The previous installment of Planning a Fundraising Event focused on setting goals. Within the goal setting, a budget will be developed. This is to help establish the concrete numbers necessary for the cost planning for the fundraising event as well as the establishment of a fundraising goal that exceeds this budget.
Every fundraising event starts by determining a fundraising goal. This is the purpose behind the event and the driving force that generates all activities surrounding the fundraising event. Although it might seem obvious, there are many who interpret a fundraising event as a general effort to raise funds for the overall functioning of the organization. Although this can be a goal, it is more critical to identify a concrete goal.
Every nonprofit understands the value of good volunteers. Some are great at handling the smaller time consuming tasks and others are great at generating public support. They can help to make your event run smoothly, and they can reassure donors that they are very pleased to be involved with the organization’s efforts. They are true advocates for your nonprofit in every aspect.
This is the first in an 11 part series to walk you through the steps of fundraising event planning. Planning a fundraising event is a major undertaking. As such, it requires a significant amount of planning and budgeting to ensure that the costs and efforts truly bring positive returns. Not only do you want to make your money spent on the fundraiser returned, you want to bring in an abundance of additional funds to provide for your programs and projects. Today’s focus is on staffing.
What are multichannel donors and why do you want them? Multichannel donors contribute to your organization in multiple ways. They donate through different platforms and volunteer their services to your cause. They will be the most engaged and most consistent contributors to your nonprofit organization’s efforts. So, how do you obtain multichannel donors?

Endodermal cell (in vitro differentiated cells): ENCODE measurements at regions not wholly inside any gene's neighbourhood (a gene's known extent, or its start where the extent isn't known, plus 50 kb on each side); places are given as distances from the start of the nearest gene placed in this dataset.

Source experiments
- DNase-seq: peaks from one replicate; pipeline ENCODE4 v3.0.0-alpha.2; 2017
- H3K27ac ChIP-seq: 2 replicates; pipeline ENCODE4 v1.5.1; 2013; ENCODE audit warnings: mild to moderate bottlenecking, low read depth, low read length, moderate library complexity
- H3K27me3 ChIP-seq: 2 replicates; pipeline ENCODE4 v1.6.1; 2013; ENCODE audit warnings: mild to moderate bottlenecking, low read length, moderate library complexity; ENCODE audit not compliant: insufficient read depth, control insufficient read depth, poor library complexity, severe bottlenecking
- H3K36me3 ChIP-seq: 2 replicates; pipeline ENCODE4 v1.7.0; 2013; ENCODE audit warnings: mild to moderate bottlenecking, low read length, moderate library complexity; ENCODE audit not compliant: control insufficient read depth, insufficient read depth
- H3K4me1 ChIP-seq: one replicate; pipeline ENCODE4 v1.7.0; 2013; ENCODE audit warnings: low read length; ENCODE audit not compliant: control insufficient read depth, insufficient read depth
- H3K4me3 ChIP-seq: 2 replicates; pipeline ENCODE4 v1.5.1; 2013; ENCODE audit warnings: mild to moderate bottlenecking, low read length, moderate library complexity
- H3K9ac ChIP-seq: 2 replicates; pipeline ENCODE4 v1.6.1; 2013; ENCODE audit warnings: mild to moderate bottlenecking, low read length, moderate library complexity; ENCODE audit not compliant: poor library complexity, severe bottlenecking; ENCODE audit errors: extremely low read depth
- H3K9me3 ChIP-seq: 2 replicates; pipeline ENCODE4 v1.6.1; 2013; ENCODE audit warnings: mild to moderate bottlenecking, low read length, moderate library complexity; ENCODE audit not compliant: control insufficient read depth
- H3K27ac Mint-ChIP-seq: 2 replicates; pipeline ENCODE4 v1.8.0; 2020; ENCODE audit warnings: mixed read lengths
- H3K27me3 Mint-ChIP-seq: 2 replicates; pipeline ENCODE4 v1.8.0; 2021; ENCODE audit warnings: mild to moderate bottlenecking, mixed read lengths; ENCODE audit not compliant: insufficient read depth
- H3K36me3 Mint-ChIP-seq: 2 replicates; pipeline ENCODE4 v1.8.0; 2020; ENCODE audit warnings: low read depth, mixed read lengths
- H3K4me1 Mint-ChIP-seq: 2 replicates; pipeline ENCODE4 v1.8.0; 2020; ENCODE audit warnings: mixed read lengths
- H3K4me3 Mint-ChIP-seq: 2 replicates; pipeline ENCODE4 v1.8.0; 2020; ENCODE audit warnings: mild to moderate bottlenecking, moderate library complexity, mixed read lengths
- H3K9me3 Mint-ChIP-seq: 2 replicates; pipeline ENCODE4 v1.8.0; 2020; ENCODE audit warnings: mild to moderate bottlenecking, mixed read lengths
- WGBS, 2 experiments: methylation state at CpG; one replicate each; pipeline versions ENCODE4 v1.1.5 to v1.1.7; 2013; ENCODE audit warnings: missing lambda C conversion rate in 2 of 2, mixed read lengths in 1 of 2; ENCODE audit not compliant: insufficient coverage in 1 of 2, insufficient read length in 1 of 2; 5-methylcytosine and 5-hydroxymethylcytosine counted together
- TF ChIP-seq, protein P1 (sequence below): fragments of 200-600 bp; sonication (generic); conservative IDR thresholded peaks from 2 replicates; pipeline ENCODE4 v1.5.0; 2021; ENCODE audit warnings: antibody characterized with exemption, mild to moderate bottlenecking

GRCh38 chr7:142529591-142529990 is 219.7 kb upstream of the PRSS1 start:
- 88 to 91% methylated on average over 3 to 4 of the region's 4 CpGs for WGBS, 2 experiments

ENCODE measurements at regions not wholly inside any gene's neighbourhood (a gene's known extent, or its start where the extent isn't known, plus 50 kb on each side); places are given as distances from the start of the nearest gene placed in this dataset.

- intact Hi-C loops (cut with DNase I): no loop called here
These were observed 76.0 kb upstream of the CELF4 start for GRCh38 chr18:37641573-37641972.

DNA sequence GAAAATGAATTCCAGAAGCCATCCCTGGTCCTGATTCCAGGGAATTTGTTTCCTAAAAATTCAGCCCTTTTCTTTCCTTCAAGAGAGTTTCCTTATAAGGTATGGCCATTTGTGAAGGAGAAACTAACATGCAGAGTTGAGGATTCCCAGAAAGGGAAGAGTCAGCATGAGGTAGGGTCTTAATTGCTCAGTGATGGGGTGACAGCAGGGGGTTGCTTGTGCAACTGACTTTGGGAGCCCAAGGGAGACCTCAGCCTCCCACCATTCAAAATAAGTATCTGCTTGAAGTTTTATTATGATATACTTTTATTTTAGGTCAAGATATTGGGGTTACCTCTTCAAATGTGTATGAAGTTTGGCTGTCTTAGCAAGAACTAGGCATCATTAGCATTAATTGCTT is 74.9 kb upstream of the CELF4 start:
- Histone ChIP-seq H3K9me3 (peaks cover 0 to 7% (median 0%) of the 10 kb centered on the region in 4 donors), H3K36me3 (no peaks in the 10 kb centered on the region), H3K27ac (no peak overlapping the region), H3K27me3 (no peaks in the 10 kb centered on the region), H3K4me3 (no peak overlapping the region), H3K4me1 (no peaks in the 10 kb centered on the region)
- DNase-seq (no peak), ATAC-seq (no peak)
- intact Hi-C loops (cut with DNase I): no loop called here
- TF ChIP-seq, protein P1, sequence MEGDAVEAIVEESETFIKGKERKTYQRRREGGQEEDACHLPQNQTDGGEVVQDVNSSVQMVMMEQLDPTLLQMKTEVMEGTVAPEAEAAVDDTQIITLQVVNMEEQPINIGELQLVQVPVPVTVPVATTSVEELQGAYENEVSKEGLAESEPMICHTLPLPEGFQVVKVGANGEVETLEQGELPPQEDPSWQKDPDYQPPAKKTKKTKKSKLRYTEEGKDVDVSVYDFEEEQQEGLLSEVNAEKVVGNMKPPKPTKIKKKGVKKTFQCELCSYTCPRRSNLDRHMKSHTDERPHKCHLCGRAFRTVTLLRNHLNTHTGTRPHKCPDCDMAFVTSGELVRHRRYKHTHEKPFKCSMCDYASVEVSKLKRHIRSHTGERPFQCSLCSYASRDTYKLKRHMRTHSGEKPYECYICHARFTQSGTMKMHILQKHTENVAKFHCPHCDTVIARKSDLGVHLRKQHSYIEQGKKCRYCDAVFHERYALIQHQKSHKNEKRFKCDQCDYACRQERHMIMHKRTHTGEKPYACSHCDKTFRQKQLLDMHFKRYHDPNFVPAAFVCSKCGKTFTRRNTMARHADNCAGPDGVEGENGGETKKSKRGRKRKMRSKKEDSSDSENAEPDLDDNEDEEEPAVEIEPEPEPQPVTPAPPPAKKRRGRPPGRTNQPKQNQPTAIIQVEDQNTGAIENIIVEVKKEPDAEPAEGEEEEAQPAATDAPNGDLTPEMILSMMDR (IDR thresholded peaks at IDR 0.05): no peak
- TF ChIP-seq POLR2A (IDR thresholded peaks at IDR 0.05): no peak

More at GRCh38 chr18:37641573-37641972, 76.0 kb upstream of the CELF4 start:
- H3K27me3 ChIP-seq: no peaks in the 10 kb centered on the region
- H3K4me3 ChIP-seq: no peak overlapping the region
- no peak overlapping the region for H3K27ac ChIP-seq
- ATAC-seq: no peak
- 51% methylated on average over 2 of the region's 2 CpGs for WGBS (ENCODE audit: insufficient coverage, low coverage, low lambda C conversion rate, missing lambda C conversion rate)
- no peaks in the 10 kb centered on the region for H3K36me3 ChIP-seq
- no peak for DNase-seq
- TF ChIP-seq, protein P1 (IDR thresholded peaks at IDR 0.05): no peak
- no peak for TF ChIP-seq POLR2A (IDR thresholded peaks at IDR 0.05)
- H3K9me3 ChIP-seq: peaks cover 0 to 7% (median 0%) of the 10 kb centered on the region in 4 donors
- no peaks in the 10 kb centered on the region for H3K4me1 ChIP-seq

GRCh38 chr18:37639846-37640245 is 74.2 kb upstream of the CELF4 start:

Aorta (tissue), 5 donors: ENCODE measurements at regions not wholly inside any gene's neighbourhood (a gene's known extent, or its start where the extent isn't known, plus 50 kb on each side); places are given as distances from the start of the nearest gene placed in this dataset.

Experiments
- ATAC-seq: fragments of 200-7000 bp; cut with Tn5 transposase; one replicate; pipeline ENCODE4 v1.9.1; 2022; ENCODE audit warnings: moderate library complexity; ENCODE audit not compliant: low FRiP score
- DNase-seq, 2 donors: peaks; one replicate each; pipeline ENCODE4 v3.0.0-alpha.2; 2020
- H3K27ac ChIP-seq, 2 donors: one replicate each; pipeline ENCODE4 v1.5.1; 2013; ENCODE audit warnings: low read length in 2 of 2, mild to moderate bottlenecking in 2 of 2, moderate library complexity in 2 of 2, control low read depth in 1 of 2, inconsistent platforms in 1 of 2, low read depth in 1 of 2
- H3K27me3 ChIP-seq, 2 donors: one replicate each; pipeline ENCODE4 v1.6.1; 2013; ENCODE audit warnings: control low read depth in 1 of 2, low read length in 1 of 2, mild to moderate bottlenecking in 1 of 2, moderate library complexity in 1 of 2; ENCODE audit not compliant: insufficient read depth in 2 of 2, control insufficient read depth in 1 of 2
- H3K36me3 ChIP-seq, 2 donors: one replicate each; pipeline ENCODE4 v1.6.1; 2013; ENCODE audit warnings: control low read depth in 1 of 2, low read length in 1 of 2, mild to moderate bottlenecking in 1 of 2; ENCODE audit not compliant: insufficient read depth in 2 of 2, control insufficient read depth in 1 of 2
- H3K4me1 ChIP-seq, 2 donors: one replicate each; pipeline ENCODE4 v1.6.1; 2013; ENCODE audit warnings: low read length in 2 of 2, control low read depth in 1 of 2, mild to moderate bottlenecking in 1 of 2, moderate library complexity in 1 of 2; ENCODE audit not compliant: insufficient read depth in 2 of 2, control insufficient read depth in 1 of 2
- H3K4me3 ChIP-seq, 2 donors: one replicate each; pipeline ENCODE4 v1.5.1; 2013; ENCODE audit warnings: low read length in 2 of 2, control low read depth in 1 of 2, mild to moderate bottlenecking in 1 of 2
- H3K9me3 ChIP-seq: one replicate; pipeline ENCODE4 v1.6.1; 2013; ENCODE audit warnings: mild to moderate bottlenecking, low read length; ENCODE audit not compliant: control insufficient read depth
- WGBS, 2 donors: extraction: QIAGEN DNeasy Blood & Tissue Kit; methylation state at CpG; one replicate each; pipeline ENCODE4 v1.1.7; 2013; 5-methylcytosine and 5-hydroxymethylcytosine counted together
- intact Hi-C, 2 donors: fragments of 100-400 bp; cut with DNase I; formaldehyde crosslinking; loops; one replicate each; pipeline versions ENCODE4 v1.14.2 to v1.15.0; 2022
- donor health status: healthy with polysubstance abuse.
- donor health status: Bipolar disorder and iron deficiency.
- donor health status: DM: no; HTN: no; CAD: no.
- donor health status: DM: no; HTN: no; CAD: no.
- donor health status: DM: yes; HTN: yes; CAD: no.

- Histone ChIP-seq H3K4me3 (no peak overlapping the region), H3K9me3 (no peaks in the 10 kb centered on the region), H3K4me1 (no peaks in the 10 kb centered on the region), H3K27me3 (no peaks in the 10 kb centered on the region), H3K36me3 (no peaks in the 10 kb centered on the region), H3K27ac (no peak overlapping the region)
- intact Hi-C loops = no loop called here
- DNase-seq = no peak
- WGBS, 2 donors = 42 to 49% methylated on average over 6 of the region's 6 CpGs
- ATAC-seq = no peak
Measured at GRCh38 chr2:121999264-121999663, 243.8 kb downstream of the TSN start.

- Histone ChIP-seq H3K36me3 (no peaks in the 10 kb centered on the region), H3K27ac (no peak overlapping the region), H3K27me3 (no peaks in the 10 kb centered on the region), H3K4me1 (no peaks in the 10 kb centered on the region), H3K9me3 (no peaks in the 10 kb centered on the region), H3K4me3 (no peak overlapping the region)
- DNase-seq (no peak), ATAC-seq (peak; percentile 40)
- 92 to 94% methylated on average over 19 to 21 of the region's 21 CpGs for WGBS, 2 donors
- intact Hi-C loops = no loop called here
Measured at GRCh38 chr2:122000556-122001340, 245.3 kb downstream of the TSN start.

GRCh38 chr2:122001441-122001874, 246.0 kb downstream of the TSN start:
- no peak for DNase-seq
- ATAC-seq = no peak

Today, we will discuss how all actions your nonprofit takes are interconnected. Every decision and action taken by all segments of your organization will impact every single one of your strategies, so the key focus today is on how to plan your strategies to ensure that they enhance the efforts of the other parts. If done correctly, better contributions, support, and functionality will be achieved.
Procuring new donors is painstaking work and takes many hours for all development professionals in the nonprofit world. Much like the sales process in for-profit industries, closing on first time gifts can require continuous follow-up, repeat efforts to secure a conversation to close the gift solicitation, while ensuring that the donor feels heard, respected, and valued for their contribution to your nonprofit’s efforts. Closing the gift is not the end.
Starting a nonprofit is time consuming and can be taxing. It is a major undertaking. Ensuring the proper forms are completed, articles of incorporation are complete, bylaws are completed, and the board is properly established is essential. The next critical step is generating your first strategic plan.
Launching your 501(c)(3) and receiving that coveted letter of determination is just the beginning. In order to maintain your 501(c)(3) status, there are compliance regulations you must adhere to. Without complying with these regulations, you can lose your tax exempt status or even have your organization administratively dissolved due to failure to adhere to administrative compliance regulations.